Italy's interior minister faces kidnap charges after immigrants held for ten days at sea 




 

Italy's far-Right interior minister on Sunday dismissed possible kidnapping charges over the illegal detention of more than 100 migrants as a "badge of honour" as he geared up for a clash with the judiciary.

The group of 150 migrants finally left the Italian coast guard ship Diciotti yesterday after spending 10 days stranded at sea when Italy refused permission for them to disembark, following an agreement for Ireland and Albania to take some of them in.

The ship, also carrying 42 Italian crew members, initially rescued 190 migrants off the coast of Libya on 16 August.

The sickest and youngest were allowed to leave earlier. But approximately a dozen of the mostly Eritrean migrants stranded on board were hospitalized after disembarking Sunday, some with symptoms of tuberculosis, pneumonia and scabies.

All 11 women on board had been victims of sexual violence, port medics said.

The head of Italy's Medical Agency (AIFA) Stefano Vella resigned in protest on Sunday, saying that as a doctor he felt he could "no longer lead a public health body at a time when people are treated this way on our territory."

Mr Salvini and another high-ranking member of the Italian government have been placed under formal investigation by prosecutors for potential "illegal arrest, illegal confinement and abuse of office".

But Mr Salvini, the head of the far-Right League, which is in coalition with the anti-establishment Five Star Movement, has treated the episode as a boost to his anti-immigration credentials.

"Every inquiry, lie, insult or threat because I defend the security, borders and future of Italians, is a medal for me," said Mr. Salvini in a tweet on Sunday.

Notified of the inquiry on Saturday while meeting with supporters in a northern Dolomite resort town, Mr Salvini taunted prosecutors to arrest him, saying he awaited them with a glass of local mulberry grappa.

"They can arrest me, but not the wishes of 60 million Italians," he said. "Its incredible to live in a country where 10 days ago a bridge collapsed killing 43 people and still no one has been placed under inquiry, while they investigate a minister protecting the security of this country."

Former Interior Minister Marco Minniti, Mr Salvini's predecessor, accused the far-Right leader of provoking an "unjustified and unprecedented conflict of state powers" in exchange for short-term political gain.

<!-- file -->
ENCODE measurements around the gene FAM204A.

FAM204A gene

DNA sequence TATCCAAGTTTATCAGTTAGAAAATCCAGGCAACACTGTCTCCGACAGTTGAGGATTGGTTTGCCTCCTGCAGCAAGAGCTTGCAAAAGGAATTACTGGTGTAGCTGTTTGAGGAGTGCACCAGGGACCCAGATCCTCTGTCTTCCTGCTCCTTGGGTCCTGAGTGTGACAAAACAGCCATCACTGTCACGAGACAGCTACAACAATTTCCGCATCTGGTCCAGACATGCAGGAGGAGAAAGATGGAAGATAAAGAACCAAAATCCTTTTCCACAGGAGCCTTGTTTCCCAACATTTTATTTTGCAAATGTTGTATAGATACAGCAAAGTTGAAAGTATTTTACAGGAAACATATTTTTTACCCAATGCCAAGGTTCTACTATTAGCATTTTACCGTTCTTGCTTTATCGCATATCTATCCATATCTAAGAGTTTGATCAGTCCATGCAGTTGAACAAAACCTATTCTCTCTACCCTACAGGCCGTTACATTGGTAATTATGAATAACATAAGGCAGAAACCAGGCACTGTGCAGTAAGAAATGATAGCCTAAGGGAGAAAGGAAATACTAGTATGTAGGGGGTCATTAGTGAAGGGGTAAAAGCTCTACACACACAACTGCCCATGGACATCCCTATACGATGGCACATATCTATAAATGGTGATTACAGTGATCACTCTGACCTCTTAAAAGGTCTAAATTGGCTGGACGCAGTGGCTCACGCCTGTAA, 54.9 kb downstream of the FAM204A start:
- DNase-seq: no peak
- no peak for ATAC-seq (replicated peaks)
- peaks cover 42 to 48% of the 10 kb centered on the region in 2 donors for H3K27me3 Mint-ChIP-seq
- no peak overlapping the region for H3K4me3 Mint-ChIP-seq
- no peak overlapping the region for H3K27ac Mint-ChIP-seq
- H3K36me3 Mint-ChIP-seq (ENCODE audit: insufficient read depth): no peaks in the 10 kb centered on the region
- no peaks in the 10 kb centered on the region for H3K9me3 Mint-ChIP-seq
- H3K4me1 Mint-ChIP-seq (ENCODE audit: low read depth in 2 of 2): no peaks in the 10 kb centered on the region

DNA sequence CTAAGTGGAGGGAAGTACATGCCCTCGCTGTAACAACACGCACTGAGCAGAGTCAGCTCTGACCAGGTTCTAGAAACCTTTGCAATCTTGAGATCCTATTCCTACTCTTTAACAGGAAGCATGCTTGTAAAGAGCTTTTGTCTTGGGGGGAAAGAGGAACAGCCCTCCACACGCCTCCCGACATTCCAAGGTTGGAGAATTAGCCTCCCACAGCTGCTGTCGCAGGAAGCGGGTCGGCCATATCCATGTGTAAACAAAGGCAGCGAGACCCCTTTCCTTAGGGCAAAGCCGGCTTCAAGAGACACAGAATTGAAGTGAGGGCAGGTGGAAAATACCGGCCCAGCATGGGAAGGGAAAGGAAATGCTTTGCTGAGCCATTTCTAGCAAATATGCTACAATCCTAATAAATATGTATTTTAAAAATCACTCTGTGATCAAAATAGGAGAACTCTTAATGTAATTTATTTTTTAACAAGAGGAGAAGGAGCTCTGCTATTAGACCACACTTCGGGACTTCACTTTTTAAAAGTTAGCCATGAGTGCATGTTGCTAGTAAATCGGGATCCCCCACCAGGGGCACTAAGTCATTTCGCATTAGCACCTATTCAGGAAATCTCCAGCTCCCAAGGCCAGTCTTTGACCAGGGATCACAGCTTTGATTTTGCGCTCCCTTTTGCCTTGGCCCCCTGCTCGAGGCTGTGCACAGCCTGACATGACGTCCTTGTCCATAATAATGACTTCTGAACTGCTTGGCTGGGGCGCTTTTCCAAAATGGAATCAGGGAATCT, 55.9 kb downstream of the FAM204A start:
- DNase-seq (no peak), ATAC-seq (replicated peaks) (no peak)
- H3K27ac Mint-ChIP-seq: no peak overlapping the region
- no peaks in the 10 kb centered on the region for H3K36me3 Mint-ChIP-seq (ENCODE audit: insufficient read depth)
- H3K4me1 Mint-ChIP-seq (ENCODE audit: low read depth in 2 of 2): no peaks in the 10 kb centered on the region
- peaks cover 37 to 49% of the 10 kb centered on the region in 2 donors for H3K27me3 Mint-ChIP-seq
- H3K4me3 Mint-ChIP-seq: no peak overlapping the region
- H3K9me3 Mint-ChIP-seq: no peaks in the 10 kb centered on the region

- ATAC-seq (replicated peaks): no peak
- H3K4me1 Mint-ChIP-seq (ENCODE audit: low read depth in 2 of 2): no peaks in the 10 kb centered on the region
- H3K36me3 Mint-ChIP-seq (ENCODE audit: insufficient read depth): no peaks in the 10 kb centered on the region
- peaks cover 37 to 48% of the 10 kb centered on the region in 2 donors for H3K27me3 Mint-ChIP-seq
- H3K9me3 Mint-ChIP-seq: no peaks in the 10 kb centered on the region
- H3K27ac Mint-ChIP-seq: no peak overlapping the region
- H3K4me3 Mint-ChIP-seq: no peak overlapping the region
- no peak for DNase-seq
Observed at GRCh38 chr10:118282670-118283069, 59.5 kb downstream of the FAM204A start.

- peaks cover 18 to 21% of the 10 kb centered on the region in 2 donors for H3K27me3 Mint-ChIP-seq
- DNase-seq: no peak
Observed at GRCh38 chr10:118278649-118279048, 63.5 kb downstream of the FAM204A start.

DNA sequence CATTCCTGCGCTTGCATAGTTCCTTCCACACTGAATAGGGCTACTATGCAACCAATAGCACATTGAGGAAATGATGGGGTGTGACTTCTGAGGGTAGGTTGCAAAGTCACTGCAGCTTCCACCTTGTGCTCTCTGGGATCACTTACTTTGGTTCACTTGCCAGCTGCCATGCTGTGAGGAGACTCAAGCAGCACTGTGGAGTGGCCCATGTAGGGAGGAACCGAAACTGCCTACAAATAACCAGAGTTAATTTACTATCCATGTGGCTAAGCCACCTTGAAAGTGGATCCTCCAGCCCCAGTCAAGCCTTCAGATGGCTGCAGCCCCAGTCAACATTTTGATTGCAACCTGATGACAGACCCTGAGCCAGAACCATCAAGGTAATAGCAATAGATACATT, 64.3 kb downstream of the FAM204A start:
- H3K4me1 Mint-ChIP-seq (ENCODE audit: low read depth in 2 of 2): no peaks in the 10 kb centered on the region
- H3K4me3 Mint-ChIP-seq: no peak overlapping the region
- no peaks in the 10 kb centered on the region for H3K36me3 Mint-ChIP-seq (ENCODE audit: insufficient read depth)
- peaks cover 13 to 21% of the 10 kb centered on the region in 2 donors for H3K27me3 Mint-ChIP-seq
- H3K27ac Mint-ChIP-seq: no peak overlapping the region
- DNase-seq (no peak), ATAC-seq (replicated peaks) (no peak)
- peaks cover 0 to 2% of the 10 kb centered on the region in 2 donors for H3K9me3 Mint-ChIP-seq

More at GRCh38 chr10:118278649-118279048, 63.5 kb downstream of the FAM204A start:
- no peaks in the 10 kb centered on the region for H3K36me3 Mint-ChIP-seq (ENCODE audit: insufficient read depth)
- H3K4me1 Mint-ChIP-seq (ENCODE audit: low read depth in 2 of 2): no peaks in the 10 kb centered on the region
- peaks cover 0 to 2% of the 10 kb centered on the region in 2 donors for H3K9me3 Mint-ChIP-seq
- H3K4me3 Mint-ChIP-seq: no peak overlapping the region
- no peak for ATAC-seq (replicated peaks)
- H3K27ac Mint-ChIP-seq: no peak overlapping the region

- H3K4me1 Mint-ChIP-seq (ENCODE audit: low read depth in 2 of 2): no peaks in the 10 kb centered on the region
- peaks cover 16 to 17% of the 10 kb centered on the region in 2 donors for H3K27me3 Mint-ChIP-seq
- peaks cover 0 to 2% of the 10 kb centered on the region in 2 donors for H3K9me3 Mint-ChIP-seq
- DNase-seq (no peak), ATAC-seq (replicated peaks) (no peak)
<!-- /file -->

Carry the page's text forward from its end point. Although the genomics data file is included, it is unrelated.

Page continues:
Mr Salvini pointed to 100,000 tweets under the hashtag "No-one Touches Salvini" on Sunday as proof of his popular support should the fragile government coalition crumble.

As his personal popularity rises, he is reportedly considering calling for fresh elections in the hope of consolidating his power.

On Tuesday, Mr Salvini will holds talks with Hungarian Prime Minister Viktor Orban, which has caused disquiet within the 5SM, who have asked why the Italian prime minister, a 5SM member, is not meeting with his Hungarian counterpart.

COMMENTS

More Related News

Cabinet official says Italy should go to early vote if government falls: reports
Cabinet official says Italy should go to early vote if government falls: reports

Italy would have to hold new elections if the ruling coalition falls, Italy's Cabinet Undersecretary Giancarlo Giorgetti was quoted as saying on Friday. When that will no longer be the case (our commitment) will end and the people should have a say again," Giorgetti, who is a member of the ruling League party, was quoted as saying by Italian news agencies. Giorgetti is one of the most influential members of the coalition, which is made up of the League and the anti-establishment 5-Star Movement.

Italy
Italy's Conte seeks EU leaders' backing on revised budget

Conte has said he is ready to cut the headline deficit to 2.04 percent of output from 2.40 percent, and hopes to reach agreement with the EU executive, the Commission, on Monday. Conte met German Chancellor Angela Merkel on Friday on the sidelines of the EU summit in Brussels, officials said, and was trying to arrange to meet Dutch Prime Minister Mark Rutte, one of the harshest critics of Italy's expansionary budget. The Commission insists that Italy must reduce its structural deficit, which excludes one-offs and business cycle swings, to shrink a debt burden equivalent to more than 130 percent of GDP.

Leave a Comment

Your email address will not be published. Required fields are marked with *

Cancel reply

Comments

Top News: Africa

facebook
Hit "Like"
Don't miss any important news
Thanks, you don't need to show me this anymore.